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Judge Strikes Campaign-Finance Enforcement Law

Enforcement provisions of Colorado's campaign finance law are unconstitutional, a federal judge said.

Judge Raymond Moore said the enforcement provisions, which empower private citizens to file complaints over campaign finance issues, violate protections for political speech. With that decision in Holland v. Williams, the judge will likely issue a permanent injunction against the state.

According to reports, the ruling has major implications for state politics. It may not matter beyond Colorado, however, because it is the only state in the nation with such private-enforcement laws.

Vouching for Your Clients -- A $900,000 Mistake

This month, in the case of Gilster v. Primebank, the Eighth Circuit upheld the long-standing rule that lawyers cannot vouch for their clients.

The Facts

This was a sexual harassment case. Plaintiff claimed that Joseph Strub, her supervisor at Primebank in Sioux City, Iowa, made comments about her legs, placed his arm on her shoulders, told her that they should hook up, pressed his pelvis against her backside, massaged her shoulders, and told her to bend over and show more bra to bring in more customers. Defense admitted that when the plaintiff inquired about a bonus in front of colleagues at a meeting, Strubs told her to take out her teeth (she wears dentures), come to his office and close the door.

Martha Shoffner Seeks Post-Conviction Acquittal

Lawyers for Arkansas treasurer Martha Shoffner argued before U.S. District Judge Leon Holmes that Shoffner should be acquitted on 14 bribery and extortion charges.

Holmes withheld judgment on Shoffner's earlier request to be ordered free on grounds that prosecutors didn't prove that any federal laws were broken. But Holmes opted to entertain the argument only if the jury returned any guilty verdicts, The Associated Press reports.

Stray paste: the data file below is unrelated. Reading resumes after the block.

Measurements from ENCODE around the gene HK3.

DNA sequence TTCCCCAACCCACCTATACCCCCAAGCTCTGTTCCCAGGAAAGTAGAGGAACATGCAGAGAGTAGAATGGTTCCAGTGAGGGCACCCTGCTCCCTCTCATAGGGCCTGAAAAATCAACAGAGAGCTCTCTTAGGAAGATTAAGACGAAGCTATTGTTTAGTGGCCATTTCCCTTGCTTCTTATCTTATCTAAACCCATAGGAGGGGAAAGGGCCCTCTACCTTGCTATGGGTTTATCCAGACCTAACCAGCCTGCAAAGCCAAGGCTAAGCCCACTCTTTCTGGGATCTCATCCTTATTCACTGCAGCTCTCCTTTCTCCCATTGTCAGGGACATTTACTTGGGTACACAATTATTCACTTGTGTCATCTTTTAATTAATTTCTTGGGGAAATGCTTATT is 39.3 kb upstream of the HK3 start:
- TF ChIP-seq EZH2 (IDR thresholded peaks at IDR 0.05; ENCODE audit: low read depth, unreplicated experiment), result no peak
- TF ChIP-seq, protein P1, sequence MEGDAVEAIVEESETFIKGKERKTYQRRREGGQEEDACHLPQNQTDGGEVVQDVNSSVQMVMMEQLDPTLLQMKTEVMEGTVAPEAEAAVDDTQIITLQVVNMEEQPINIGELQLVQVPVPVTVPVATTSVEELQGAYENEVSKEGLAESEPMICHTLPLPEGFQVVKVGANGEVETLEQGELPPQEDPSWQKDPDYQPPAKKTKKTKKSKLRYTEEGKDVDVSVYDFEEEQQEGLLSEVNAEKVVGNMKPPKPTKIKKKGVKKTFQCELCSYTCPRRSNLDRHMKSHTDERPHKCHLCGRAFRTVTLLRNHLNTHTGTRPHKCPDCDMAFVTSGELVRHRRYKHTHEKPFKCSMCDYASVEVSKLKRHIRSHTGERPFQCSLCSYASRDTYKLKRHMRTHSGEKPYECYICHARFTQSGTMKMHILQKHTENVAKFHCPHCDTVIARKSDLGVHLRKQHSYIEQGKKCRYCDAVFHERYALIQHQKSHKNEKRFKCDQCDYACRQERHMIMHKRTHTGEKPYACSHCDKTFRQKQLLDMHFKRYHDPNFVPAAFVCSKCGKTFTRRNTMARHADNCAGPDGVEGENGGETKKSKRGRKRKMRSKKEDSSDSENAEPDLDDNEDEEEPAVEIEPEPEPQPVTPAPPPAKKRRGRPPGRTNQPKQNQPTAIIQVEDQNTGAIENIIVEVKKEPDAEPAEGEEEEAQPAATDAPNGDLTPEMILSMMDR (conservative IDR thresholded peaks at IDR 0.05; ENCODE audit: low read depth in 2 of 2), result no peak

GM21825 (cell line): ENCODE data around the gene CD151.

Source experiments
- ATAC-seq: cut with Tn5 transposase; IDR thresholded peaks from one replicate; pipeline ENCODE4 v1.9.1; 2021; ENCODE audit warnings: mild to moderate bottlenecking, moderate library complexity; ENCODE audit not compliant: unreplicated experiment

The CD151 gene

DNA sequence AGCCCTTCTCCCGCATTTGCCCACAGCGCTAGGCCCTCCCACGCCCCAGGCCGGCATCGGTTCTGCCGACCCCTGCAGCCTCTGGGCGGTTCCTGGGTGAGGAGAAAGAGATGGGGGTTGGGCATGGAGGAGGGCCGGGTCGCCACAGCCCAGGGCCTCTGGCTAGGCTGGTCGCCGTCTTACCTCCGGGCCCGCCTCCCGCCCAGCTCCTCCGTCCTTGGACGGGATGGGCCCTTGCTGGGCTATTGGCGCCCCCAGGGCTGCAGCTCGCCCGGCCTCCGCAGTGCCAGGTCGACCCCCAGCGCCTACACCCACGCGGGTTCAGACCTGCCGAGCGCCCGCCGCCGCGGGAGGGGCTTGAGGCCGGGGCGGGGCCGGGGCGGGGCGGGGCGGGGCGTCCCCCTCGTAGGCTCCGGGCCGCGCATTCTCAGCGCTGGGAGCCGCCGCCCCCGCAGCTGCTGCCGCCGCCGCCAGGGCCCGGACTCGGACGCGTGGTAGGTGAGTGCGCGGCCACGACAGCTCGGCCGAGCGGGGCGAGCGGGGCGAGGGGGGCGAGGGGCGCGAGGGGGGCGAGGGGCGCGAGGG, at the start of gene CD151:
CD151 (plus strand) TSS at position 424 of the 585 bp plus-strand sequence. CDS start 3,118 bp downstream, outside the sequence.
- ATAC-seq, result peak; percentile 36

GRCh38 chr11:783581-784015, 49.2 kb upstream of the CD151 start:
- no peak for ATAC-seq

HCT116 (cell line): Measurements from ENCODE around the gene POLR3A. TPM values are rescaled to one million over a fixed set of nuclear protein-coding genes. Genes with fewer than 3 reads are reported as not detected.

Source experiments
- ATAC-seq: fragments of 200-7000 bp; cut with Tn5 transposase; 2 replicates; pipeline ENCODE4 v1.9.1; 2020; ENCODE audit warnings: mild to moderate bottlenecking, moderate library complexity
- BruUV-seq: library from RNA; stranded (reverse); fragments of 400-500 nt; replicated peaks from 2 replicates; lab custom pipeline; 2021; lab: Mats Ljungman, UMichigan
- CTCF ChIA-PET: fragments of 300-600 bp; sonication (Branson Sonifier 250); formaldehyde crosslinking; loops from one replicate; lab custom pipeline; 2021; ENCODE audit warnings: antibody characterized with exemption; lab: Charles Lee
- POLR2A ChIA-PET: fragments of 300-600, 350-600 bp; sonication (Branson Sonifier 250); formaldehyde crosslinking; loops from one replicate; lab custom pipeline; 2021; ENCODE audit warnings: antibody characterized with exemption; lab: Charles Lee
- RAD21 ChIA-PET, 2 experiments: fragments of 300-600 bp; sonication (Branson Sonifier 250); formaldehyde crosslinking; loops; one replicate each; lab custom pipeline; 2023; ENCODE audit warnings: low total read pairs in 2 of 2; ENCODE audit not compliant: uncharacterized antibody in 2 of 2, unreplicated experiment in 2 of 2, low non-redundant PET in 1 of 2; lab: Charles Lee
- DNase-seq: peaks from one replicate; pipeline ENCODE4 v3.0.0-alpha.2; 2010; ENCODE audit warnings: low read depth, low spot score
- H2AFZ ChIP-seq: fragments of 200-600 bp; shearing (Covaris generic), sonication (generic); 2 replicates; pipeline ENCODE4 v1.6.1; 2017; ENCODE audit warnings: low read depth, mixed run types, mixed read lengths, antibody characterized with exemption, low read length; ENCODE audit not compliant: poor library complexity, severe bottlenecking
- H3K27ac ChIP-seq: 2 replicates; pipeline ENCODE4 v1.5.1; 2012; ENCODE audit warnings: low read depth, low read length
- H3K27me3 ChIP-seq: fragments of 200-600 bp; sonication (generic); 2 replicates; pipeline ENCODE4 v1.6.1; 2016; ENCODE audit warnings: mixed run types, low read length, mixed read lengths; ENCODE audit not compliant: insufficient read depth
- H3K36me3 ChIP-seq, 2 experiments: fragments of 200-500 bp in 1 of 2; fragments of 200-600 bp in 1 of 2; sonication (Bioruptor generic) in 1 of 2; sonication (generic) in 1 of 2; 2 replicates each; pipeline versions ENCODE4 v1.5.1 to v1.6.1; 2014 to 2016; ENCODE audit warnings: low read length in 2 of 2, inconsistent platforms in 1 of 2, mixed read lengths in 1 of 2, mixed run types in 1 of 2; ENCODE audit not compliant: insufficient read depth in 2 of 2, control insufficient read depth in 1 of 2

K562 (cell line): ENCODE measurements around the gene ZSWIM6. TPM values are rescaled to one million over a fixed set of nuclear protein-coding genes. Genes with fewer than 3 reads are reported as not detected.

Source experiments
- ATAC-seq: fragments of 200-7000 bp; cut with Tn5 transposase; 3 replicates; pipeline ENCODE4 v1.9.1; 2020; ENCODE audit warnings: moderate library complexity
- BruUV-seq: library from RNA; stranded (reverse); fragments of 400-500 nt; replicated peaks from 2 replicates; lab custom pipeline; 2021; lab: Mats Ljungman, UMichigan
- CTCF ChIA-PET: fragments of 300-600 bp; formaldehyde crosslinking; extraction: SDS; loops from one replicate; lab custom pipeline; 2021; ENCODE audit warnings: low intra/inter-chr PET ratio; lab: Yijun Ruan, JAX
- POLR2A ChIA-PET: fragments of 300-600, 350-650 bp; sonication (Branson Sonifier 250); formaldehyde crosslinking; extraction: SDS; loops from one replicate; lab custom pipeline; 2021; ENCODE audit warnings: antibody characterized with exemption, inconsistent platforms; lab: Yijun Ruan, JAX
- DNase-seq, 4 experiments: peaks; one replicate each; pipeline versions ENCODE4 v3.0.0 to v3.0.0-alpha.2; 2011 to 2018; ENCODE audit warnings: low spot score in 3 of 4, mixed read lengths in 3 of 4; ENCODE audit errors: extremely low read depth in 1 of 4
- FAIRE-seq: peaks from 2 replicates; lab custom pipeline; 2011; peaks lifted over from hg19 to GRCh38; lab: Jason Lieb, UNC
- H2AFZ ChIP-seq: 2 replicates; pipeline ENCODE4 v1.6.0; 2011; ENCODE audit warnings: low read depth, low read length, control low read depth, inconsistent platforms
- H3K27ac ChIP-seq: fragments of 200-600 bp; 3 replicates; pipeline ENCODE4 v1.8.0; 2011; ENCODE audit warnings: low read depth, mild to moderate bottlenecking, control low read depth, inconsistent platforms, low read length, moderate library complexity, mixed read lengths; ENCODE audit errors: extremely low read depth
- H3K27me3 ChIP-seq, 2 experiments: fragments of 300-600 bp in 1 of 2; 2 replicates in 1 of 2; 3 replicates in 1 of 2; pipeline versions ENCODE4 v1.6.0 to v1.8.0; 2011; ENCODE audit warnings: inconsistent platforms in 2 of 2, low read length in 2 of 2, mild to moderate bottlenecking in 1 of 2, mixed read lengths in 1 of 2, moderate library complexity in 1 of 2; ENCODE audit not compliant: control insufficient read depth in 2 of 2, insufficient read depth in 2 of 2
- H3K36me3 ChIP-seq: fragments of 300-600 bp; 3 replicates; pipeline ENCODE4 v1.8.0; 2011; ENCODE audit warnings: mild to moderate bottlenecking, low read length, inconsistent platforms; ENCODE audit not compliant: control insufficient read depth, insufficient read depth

A jury convicted Shoffner last week, clearing the way for both sides to present written arguments to Holmes on why she should or should not be acquitted.

8th Circuit Threatens to Sanction Rogue 'Show Me the Note' Lawyer

The (fed up) Eighth Circuit Court of Appeals threatened to impose its own sanctions on a rogue “show me the note” attorney in Minneapolis for continuing to file appeals, using legal arguments that have been repeatedly rejected by the district court in Minnesota as well as the federal appeals court.

Foreclosure attorney William B. Butler is already in the disciplinary hot seat with the federal district court in Minnesota and the Minnesota Lawyers Professional Responsibility Board, reports the Minneapolis Star Tribune.

This is the third time in five days that the Eighth Circuit appeals panel has upheld the dismissal of a Butler lawsuit. As it turns out, the third time is not the charm.

8th Circuit Clarifies What Forms Lawyer-Client Relationship

What conduct forms a lawyer-client relationship? From the topic of conversation, to the type of assistance the attorney is providing, what exactly triggers an attorney-client relationship can get tricky. Last week, the Eighth Circuit Court of Appeals clarified the issue.

The court’s decision specifically fleshed out what interactions do and do not result in a lawyer-client relationship.